Chicago Theater Review: ROMULUS (Oracle Theatre)

Post image for Chicago Theater Review: ROMULUS (Oracle Theatre)

by Lawrence Bommer on October 12, 2014

in Theater-Chicago


Following their productions of Brecht’s The Mother and Upton Sinclair’s The Jungle, venturesome Oracle Theatre brings us another thespian rarity. This fall’s find is Gore Vidal’s adaptation of Romulus by Friedrich Dürrenmatt (The Physicists, The Visit). Cleverly staged by Kasey Foster, this 90-minute curiosity is a playful, anachronistic, and subversive look at the last day of the Roman Empire (at least in the West). Too decadent to endure, this once-vast, now bankrupt realm is imploding under its own contradictions. Because history abhors a vacuum as much as nature, the proverbial barbarians are at the gates, namely Goth tribes under Odoacer (called Ottaker here) and his warrior nephew Theodoric.


Feebly opposing this first installment of the Middle Ages is Romulus, Rome’s supposed last emperor, ironically named after one of the co-founders of ancient Rome. Kevin Cox plays Durrenmatt’s cynical stoic with exasperating resignation and absolutely no resistance. On the fateful Ides of March (which, of course, requires an assassination attempt), Romulus, deaf to destiny, is in as much denial as The Wiz’s Evilene, the Wicked Witch of the West (“Don’t nobody bring me no bad news”). This last Augustus prefers to tend his chickens (named after his illustrious and notorious predecessors)—even though, symbolically or not, they won’t lay eggs as they used to. He’s equally henpecked by his imperious empress Julia (Susan Wingerter), intent on relocating the court to Sicily ASAP. Meanwhile, the purple royals haggle with art dealer Apollonius (Luke Daigle) as they sell off the imperial jewelry.


Presiding passively over his diminishing returns, Romulus dithers in his pool patio in Tivoli, sipping the last of the wine and delegating authority in all directions. Romulus is eager for an endgame, mainly “to do nothing at all.” He discounts news of defeat from his prefect Titus (also Daigle). To the fury of his remaining entourage and generals, he means to surrender to the Goths’ “manifest destiny.” His minions hope to thwart the inevitable by fighting the invaders with propaganda (“Progress and Slavery”) or by selling the empire to entrepreneur Otto Rupf (a flamboyant Jeremy Trager) who’s made a fortune by inventing trousers (togas are out forever). This Teutonic fop wants to wed the royal daughter Rea (Alexis Randolph) but she’s preoccupied pretending to be Antigone. So many exit strategies for one cruel fate.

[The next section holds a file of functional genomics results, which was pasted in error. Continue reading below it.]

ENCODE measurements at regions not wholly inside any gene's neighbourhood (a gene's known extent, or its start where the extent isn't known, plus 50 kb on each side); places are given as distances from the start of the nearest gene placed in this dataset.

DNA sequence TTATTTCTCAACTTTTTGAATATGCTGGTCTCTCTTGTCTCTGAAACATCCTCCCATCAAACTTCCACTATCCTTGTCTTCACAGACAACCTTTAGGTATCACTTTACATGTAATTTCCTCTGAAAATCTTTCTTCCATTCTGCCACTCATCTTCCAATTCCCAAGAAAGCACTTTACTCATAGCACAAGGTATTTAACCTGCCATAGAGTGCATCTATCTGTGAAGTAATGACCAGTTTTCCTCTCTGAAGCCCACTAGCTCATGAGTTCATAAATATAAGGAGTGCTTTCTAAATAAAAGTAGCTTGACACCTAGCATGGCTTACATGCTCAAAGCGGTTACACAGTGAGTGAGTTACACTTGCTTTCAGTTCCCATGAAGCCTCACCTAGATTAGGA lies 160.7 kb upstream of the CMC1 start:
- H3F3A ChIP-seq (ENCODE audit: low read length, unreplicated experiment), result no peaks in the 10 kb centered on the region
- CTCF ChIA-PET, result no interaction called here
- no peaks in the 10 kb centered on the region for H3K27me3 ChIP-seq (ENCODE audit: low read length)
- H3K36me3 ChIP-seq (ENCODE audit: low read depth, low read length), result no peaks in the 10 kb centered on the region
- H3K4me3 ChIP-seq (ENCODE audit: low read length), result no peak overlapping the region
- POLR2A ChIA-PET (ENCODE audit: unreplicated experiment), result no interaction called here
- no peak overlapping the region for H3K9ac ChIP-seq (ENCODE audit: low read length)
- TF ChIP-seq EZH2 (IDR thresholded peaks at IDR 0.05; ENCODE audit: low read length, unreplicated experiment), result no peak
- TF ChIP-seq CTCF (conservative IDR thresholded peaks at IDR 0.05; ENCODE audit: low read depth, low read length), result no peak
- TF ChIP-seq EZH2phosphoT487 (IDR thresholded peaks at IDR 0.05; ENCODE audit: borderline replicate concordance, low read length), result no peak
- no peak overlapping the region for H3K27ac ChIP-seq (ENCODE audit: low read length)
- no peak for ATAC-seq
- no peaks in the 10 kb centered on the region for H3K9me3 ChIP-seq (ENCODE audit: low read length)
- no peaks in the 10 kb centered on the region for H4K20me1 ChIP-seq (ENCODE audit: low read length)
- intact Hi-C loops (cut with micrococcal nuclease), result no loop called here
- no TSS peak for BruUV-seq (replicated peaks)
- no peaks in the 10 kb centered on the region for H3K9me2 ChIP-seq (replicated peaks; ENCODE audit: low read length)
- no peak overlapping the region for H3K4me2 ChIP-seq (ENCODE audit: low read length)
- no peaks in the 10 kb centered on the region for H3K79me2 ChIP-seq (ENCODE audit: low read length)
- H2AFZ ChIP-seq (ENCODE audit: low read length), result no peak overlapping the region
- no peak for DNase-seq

The final paradox arrives with the triumphant and unbribable Goths (clad and armed like American troops). Far from a successful sacker of cities, their chieftain Ottaker (Miguel Nunez) is himself under the sway of ruthless Theodoric (Colin Morgan), who’s destined to destroy him. If Romulus is lost in the past, Ottaker is already consumed by the future. Happily, it’s not a total impasse: They both love poultry. Anyway, all that matters is the moment.

Oracle_ROMULUS_cred_Joe-Mazza-Brave Lux

The author called this toga-party caprice “an historical play with no historical basis.” It certainly plays fast and loose with facts and legends. You can see why Vidal was drawn to its political pronouncement of a “plague on both their houses.”  Ultimately it’s a daffy parable, a cautionary trifle, and a stylized romp (not unlike the travesty “Springtime for Hitler” inside The Producers). The deft ten-member ensemble fills Oracle’s crowded stage with well-crafted caricatures of corruption in action. Inevitably, these mirrors reflect our own embattled empire.

Oracle_ROMULUS_cred_Joe-Mazza, Brave-Lux

photos by Joe Mazza, Brave Lux
poster design by Evelyn DeHais

Public Access Theatre
Oracle Theatre, 3809 N. Broadway
Fri, Sat and Mon at 8; Sun at 7
scheduled to end on November 22, 2014
for tickets, visit

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